Reparing a Cumberland Stem on a Kaywoodie Regent Bulldog 98B

Blog by Greg Wolford

I’ve been hoping to add a Kaywoodie Regent to my collection for some time now. A month or so ago we were out-of-town on vacation when I happened upon one in an antique store. There were actually several pipes in this vendor’s case, most of which I wasn’t interested in. Other than the Regent, there were also two other Kaywoodies I was interested in: a Relief Grain and an extra long Canadian. They all looked to have pretty good bones in the dark little store so I made them mine.

When  I got them back to where we were staying I eagerly opened them up to see what I had. I found that they were a lot dirtier and caked up than I thought. I also now got a really good look at the damage to the Regent’s stem; this was going to take some trail and error I knew.

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When I got home I took some better photos, showing the damage to the stem. There were deep teeth marks on the top and bottom of the stem and the edge of the side where the clover logo is was almost gone completely. This was going to take a lot of time and some research to get it even close to decent again I now realized.

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My first step was to try some experiments on a Medico VFQ. Although I ended up with a good looking and smoking pipe, the experiments were somewhat in vain: the stems on the VFQ turned out to be nylon. So I now turned to some fellow restorers on the PSU Forum for hints. tips and ideas – and they really came through with many ideas and several new articles posted by Joyal. Some of the best advice for this project come from JoeMan: the idea of using activated charcoal powder with Gorilla brand super glue.

This project took days to complete do to all the patching a rebuilding of the stem. So, I didn’t do a great job documenting it all with photos and because of the extended time frame of the project I may miss a step or two in this article; I apologize in advance for these things.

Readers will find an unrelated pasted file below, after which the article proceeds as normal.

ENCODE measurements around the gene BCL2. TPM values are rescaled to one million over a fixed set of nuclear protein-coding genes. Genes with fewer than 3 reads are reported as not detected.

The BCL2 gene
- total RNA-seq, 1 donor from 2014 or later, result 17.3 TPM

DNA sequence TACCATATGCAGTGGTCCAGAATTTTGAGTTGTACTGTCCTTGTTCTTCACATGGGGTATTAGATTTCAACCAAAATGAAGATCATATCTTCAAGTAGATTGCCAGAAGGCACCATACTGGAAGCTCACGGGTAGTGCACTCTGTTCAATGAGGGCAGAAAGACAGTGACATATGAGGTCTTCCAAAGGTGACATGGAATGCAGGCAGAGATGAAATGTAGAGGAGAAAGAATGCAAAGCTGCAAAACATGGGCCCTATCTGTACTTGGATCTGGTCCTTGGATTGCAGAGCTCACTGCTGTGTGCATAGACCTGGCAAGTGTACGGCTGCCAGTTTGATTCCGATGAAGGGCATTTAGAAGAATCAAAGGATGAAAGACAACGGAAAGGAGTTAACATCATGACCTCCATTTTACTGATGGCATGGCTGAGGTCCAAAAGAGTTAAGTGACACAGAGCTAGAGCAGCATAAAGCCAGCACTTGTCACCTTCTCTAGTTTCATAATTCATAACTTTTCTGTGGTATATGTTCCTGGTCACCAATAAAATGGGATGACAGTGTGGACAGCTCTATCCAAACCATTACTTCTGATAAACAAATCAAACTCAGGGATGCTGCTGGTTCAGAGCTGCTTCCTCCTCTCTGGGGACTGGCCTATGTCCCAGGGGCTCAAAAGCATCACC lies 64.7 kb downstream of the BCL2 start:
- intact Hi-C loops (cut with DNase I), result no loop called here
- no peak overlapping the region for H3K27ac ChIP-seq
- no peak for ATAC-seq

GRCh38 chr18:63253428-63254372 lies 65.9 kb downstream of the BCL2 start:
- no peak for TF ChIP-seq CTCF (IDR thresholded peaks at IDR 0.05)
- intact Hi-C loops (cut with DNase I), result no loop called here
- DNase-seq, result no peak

The fist thing I did (after thoroughly cleaning the stem with pipe cleaners and alcohol) was try to  raise the dents as much as I could with heat from a candle; there was little success here.

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Now I began the filling and shaping process. This took many forms and layers: I used clear super glue, both “regular” and gel, mixing in some of the StewMac black glue at times, and also Gorilla brand super glue both with and without charcoal powder mixed into it. one of the challenges was to add strength and black-color in some places while not covering up too much of the red in the Cumberland stem. Another challenge was to build up that chewed up side so the end of the stem would have the proper shape again.

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The StewMac glue was too thin and took so long to dry that it wasn’t much help to me on this project. The Gorilla glue, both “plain” and with the charcoal powder mixed in, was a big help; it is thicker and dries quite fast, especially when the powder is mixed in.

Another thing that added time was the way I went about this repair. There were multiple layers needed, as well as different thicknesses, so I would apply a patch, let it cure, and then shape it as I needed, and then start the whole process over again. I did this many times to get an acceptable result. This photo is after almost all of the layering and shaping was done:

IMG_9730I used needle files and a vulcrylic file for most of the shaping. I also used 220 grit sandpaper. After I had the final shape I was happy with I wet sanded with 320/400/600 and then micro mesh through 12000 grit; after 600 and every few grits thereafter I also polished the stem with Meguiar’s Scratch X2.0,which helps me see if I’ve missed anything along the way. The next four images are before micro mesh and after:



As you can see, this stem came out pretty nicely and is more than useable now. Then lines came out well, to my eye, and the rebuilding and patching blended rather nicely.

I didn’t do a lot to the stummel; the nomenclature is readable but very weak. There are some small “pocket” marks but I think they give the pipe an air of character so I basically left the stummel as I found it, sans, the thick cake, mess of tars and oils in the shank, and the buildup on the rim. The rim did require a very light topping and a round or two with the medium touch up marker to give it a head start on matching the patina on this rest of the wood. I only very lightly buffed the pipe with white diamond and carnauba wax and ending with a soft clean buff and hand polish with a micro fabric cloth.

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I just noticed there is a bit of wax residue that I missed in the photos. Oh well, that’s easy enough to take care of after while ….

I’m very happy with how this project came out. It will soon find its way, I think, onto my rack where I can hopefully enjoy it for many years – unless my wife learns of its collectors appeal and potential value, then I might be in trouble!